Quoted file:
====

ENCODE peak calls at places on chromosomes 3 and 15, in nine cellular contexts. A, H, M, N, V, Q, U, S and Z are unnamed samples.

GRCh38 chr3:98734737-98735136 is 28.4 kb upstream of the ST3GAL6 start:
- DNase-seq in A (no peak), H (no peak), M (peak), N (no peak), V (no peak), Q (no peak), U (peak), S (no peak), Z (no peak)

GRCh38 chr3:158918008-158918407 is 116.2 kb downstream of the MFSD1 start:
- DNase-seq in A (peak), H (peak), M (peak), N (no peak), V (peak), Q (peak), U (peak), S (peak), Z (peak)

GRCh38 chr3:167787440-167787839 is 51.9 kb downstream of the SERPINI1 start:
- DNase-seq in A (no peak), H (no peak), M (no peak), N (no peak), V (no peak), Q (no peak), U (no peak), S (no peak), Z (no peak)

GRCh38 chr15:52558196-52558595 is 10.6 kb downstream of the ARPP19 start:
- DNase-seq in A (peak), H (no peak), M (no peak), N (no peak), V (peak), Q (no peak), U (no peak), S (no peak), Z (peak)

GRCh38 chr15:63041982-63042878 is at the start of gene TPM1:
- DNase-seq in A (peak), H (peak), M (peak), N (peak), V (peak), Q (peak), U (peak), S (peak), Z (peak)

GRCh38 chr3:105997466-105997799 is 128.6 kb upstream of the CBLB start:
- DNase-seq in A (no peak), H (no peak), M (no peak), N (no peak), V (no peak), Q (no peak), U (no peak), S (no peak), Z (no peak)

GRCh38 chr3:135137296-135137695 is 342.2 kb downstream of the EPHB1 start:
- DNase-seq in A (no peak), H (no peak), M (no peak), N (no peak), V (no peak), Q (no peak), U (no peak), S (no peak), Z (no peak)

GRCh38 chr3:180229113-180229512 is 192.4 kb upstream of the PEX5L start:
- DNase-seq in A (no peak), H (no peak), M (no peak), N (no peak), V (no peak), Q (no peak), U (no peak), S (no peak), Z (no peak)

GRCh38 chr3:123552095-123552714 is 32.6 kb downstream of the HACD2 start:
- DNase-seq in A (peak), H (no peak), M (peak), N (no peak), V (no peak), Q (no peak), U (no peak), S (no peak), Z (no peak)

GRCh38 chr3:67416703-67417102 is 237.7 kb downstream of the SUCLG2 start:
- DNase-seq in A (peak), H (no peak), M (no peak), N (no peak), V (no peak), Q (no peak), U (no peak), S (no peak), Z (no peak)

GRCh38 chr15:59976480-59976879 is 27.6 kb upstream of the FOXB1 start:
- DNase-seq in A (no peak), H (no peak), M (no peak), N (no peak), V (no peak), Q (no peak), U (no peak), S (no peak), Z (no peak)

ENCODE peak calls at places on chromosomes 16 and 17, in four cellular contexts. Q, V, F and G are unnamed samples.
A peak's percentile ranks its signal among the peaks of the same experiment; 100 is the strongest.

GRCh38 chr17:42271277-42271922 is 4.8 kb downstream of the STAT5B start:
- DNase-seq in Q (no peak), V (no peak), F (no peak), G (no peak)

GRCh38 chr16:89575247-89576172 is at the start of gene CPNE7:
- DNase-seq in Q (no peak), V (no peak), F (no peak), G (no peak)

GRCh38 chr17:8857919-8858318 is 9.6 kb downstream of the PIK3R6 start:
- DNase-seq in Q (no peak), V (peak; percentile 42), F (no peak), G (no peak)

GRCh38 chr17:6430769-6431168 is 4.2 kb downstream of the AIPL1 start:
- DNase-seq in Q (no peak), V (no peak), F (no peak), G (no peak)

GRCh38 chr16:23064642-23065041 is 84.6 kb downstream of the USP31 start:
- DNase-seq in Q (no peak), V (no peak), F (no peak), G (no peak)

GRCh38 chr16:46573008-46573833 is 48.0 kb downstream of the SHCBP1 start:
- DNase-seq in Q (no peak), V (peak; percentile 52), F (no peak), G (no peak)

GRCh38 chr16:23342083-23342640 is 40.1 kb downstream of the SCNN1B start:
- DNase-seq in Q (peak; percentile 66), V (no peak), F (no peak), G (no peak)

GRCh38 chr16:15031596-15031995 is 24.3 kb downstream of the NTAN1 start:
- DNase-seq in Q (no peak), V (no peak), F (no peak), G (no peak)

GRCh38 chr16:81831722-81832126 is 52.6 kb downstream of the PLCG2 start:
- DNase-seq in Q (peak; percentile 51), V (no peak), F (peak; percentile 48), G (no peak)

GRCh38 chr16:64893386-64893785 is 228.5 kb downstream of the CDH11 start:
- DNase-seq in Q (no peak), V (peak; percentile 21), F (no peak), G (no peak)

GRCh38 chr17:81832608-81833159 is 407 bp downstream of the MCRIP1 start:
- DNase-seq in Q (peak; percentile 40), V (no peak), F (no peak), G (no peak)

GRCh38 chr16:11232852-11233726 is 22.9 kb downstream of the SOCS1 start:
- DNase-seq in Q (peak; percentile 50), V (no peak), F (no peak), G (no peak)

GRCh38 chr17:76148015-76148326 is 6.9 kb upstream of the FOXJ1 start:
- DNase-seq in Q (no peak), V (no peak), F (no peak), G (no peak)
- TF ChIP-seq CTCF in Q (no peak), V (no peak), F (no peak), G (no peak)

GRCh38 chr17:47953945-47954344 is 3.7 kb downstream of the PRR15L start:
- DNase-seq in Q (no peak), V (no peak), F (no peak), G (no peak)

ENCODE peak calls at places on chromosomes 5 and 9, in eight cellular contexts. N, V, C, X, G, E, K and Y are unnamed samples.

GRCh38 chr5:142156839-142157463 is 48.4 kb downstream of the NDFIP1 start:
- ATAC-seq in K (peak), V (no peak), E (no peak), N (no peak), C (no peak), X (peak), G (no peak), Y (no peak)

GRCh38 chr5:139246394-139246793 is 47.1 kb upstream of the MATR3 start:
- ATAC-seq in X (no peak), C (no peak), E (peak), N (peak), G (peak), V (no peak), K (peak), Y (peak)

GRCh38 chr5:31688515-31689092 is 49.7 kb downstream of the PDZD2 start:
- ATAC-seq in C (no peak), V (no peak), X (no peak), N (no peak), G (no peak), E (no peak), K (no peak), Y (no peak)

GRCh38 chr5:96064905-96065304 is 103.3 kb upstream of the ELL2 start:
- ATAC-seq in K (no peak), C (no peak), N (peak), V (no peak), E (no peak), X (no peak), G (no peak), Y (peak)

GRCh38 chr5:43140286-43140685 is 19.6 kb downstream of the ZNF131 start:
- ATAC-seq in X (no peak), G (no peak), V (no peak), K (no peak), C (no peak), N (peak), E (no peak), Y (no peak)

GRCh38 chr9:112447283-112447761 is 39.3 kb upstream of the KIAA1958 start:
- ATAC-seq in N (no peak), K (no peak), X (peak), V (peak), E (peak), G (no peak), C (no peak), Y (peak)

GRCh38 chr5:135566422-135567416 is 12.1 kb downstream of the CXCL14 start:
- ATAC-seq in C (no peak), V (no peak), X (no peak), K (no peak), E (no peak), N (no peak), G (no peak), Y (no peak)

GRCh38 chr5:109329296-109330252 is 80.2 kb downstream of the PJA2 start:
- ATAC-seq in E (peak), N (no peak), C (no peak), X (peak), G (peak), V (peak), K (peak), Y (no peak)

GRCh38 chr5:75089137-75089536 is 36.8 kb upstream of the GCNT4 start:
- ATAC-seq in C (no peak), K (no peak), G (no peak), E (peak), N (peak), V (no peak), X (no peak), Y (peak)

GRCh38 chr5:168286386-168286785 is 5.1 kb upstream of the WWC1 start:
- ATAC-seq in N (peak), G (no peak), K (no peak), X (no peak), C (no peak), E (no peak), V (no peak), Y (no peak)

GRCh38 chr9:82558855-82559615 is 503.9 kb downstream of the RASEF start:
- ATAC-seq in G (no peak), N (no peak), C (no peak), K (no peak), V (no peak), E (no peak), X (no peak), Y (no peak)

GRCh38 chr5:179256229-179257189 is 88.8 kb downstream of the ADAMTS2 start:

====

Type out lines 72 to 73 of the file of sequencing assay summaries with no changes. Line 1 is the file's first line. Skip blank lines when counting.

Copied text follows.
GRCh38 chr5:75089137-75089536 is 36.8 kb upstream of the GCNT4 start:
- ATAC-seq in C (no peak), K (no peak), G (no peak), E (peak), N (peak), V (no peak), X (no peak), Y (peak)